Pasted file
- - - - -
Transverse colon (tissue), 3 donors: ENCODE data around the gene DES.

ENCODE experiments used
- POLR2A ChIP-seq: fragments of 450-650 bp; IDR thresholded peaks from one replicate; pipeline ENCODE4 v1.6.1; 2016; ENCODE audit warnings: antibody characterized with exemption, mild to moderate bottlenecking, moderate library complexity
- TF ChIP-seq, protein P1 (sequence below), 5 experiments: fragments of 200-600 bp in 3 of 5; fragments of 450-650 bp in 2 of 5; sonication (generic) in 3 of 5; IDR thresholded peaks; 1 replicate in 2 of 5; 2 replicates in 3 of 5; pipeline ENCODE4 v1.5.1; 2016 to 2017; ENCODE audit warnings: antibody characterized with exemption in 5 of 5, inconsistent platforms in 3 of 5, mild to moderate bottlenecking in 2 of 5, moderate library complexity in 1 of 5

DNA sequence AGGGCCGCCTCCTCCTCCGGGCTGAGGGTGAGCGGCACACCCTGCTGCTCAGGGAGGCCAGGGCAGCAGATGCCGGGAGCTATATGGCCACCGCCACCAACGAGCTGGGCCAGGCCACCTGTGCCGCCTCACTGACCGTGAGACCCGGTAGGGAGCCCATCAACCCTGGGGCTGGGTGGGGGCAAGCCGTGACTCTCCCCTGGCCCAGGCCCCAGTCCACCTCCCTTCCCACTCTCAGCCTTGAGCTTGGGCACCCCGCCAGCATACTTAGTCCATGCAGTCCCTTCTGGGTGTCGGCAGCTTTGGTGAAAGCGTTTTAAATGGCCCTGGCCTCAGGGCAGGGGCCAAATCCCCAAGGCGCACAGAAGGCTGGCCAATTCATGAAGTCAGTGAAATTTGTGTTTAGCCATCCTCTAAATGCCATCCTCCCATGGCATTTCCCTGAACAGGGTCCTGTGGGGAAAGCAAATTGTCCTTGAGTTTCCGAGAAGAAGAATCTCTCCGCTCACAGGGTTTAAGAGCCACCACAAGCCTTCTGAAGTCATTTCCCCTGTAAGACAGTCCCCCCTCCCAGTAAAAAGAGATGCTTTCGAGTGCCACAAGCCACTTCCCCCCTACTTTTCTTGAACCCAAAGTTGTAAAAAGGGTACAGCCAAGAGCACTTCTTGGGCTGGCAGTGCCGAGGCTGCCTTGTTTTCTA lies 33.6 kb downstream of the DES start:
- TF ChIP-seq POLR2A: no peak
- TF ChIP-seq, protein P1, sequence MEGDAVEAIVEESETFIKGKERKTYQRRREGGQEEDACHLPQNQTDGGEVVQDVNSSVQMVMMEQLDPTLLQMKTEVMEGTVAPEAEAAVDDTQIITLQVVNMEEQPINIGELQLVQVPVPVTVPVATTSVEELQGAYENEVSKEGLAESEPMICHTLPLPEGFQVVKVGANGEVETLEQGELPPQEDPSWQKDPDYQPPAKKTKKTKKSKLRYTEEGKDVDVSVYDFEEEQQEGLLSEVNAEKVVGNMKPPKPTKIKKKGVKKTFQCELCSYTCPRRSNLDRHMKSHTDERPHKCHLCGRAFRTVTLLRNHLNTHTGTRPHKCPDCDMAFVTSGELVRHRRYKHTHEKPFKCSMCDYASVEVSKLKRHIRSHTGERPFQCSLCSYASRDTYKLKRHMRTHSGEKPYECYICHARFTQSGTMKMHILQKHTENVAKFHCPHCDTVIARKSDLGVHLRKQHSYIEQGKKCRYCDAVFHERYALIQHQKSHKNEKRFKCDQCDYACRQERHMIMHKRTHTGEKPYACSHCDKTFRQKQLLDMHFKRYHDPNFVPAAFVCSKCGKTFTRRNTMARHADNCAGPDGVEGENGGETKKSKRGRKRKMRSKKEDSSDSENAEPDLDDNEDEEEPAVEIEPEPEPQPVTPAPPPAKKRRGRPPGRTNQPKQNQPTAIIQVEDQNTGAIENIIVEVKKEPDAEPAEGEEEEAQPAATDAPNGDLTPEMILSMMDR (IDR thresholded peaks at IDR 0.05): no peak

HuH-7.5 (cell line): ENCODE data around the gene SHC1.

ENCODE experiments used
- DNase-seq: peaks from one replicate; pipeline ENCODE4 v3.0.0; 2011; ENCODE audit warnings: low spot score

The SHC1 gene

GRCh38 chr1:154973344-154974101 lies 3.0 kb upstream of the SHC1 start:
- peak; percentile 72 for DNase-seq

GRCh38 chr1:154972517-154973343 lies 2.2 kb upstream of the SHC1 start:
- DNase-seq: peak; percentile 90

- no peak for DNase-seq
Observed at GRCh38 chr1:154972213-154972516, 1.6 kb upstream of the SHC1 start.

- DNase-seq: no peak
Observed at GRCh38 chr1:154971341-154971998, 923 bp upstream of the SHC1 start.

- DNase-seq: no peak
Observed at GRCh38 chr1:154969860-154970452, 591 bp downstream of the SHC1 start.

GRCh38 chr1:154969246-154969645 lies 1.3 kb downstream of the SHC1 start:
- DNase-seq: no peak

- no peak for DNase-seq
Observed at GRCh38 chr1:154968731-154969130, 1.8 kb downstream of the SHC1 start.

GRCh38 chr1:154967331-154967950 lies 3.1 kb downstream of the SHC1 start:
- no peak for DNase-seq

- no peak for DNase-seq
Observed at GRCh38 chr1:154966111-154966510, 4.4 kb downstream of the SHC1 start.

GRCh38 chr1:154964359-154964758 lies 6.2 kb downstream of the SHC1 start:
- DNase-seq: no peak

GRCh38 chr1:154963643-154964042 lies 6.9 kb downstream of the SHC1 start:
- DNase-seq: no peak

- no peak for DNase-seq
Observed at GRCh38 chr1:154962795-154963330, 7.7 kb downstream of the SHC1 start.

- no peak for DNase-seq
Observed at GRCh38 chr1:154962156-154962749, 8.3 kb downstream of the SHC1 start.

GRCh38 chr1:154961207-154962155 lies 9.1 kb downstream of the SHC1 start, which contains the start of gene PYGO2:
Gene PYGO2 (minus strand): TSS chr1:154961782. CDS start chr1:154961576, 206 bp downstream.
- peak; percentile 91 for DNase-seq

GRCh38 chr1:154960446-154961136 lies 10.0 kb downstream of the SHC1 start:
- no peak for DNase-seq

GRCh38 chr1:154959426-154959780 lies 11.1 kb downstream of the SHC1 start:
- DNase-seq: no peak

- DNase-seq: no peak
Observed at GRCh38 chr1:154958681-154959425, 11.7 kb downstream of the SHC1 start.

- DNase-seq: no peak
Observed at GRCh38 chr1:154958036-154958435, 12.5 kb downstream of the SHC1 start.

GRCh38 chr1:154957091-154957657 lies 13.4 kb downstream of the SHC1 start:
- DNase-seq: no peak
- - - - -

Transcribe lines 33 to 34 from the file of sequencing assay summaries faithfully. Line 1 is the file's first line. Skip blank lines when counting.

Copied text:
- DNase-seq: no peak

- no peak for DNase-seq